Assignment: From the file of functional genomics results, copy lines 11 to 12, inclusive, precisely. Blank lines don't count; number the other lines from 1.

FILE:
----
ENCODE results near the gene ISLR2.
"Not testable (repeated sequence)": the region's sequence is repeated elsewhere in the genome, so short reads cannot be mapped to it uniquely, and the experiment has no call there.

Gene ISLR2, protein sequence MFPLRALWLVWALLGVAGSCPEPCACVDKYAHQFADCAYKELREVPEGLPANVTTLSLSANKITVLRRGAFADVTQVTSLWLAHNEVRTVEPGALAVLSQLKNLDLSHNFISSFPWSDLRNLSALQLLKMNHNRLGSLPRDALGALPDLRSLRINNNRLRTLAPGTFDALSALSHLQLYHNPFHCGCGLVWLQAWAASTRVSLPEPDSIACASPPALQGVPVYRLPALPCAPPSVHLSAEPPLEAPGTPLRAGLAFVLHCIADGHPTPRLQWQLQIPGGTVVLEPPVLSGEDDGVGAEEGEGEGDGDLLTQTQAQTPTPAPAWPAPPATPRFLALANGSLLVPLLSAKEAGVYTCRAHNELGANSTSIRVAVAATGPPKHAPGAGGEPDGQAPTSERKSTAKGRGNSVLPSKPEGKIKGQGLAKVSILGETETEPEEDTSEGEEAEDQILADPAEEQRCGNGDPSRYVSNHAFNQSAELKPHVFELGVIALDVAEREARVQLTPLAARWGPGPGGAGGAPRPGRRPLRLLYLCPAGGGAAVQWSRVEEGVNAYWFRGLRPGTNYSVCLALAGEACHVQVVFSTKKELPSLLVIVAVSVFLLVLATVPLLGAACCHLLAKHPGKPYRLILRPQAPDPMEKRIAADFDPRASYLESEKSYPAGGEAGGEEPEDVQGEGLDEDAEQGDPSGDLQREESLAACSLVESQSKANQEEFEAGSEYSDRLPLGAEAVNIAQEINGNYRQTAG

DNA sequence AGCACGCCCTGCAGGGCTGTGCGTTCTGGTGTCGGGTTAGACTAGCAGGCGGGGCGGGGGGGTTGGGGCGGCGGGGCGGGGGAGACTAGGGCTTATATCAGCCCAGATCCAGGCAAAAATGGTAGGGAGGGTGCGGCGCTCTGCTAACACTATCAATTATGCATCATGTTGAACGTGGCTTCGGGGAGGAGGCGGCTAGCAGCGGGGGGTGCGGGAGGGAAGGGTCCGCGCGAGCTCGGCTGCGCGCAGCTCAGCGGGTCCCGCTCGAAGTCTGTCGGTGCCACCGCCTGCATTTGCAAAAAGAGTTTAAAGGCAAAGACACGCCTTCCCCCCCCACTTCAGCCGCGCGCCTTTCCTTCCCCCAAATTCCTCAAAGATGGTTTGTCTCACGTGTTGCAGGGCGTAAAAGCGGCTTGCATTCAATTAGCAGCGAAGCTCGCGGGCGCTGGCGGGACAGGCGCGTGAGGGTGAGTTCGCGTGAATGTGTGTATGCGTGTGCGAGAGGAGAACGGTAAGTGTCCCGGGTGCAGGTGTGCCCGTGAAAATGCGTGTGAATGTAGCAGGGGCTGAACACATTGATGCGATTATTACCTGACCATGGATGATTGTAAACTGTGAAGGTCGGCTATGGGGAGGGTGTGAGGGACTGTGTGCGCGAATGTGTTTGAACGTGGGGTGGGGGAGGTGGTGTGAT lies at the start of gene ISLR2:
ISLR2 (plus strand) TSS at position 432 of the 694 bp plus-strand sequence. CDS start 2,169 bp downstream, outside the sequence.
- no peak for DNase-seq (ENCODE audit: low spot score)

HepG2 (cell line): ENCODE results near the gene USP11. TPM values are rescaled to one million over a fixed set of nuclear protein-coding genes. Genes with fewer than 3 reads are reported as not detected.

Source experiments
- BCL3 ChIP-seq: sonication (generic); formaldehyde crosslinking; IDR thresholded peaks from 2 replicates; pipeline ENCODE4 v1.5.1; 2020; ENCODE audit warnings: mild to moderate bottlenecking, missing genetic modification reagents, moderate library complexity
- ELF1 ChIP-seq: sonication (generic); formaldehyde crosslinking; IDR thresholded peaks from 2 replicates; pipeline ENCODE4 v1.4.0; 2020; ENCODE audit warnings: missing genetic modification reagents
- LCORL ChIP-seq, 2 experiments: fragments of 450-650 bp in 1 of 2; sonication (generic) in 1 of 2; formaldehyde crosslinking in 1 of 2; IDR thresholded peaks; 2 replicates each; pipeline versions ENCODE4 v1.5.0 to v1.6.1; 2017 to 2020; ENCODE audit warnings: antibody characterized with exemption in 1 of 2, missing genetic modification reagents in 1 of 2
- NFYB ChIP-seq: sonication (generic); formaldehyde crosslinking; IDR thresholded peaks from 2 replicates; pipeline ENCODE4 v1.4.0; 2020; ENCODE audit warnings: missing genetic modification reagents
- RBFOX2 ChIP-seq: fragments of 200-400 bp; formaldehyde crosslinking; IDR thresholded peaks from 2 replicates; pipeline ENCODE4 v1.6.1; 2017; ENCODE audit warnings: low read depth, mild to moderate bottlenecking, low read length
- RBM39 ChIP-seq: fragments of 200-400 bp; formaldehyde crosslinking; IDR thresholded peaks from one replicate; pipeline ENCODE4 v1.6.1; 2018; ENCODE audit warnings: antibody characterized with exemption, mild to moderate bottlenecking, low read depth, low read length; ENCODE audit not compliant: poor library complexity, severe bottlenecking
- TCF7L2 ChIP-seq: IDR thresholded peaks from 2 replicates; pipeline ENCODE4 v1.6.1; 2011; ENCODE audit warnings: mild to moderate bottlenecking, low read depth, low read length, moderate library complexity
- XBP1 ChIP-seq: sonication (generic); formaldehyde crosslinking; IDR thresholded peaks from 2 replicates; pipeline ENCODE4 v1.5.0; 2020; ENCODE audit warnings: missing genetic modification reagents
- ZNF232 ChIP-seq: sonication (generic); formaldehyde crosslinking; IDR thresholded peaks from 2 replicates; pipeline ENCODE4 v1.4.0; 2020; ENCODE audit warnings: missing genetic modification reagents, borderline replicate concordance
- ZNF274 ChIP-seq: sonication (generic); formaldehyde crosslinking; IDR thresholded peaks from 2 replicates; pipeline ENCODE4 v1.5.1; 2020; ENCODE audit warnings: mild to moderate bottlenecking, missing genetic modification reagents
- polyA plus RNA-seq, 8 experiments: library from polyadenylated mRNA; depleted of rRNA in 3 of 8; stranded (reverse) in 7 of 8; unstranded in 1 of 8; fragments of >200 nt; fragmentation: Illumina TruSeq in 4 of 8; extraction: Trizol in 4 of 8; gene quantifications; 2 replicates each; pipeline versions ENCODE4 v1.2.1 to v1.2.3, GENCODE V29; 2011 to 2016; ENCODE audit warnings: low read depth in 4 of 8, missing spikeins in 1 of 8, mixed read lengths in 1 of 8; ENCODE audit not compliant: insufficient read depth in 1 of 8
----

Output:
- LCORL ChIP-seq, 2 experiments: fragments of 450-650 bp in 1 of 2; sonication (generic) in 1 of 2; formaldehyde crosslinking in 1 of 2; IDR thresholded peaks; 2 replicates each; pipeline versions ENCODE4 v1.5.0 to v1.6.1; 2017 to 2020; ENCODE audit warnings: antibody characterized with exemption in 1 of 2, missing genetic modification reagents in 1 of 2
- NFYB ChIP-seq: sonication (generic); formaldehyde crosslinking; IDR thresholded peaks from 2 replicates; pipeline ENCODE4 v1.4.0; 2020; ENCODE audit warnings: missing genetic modification reagents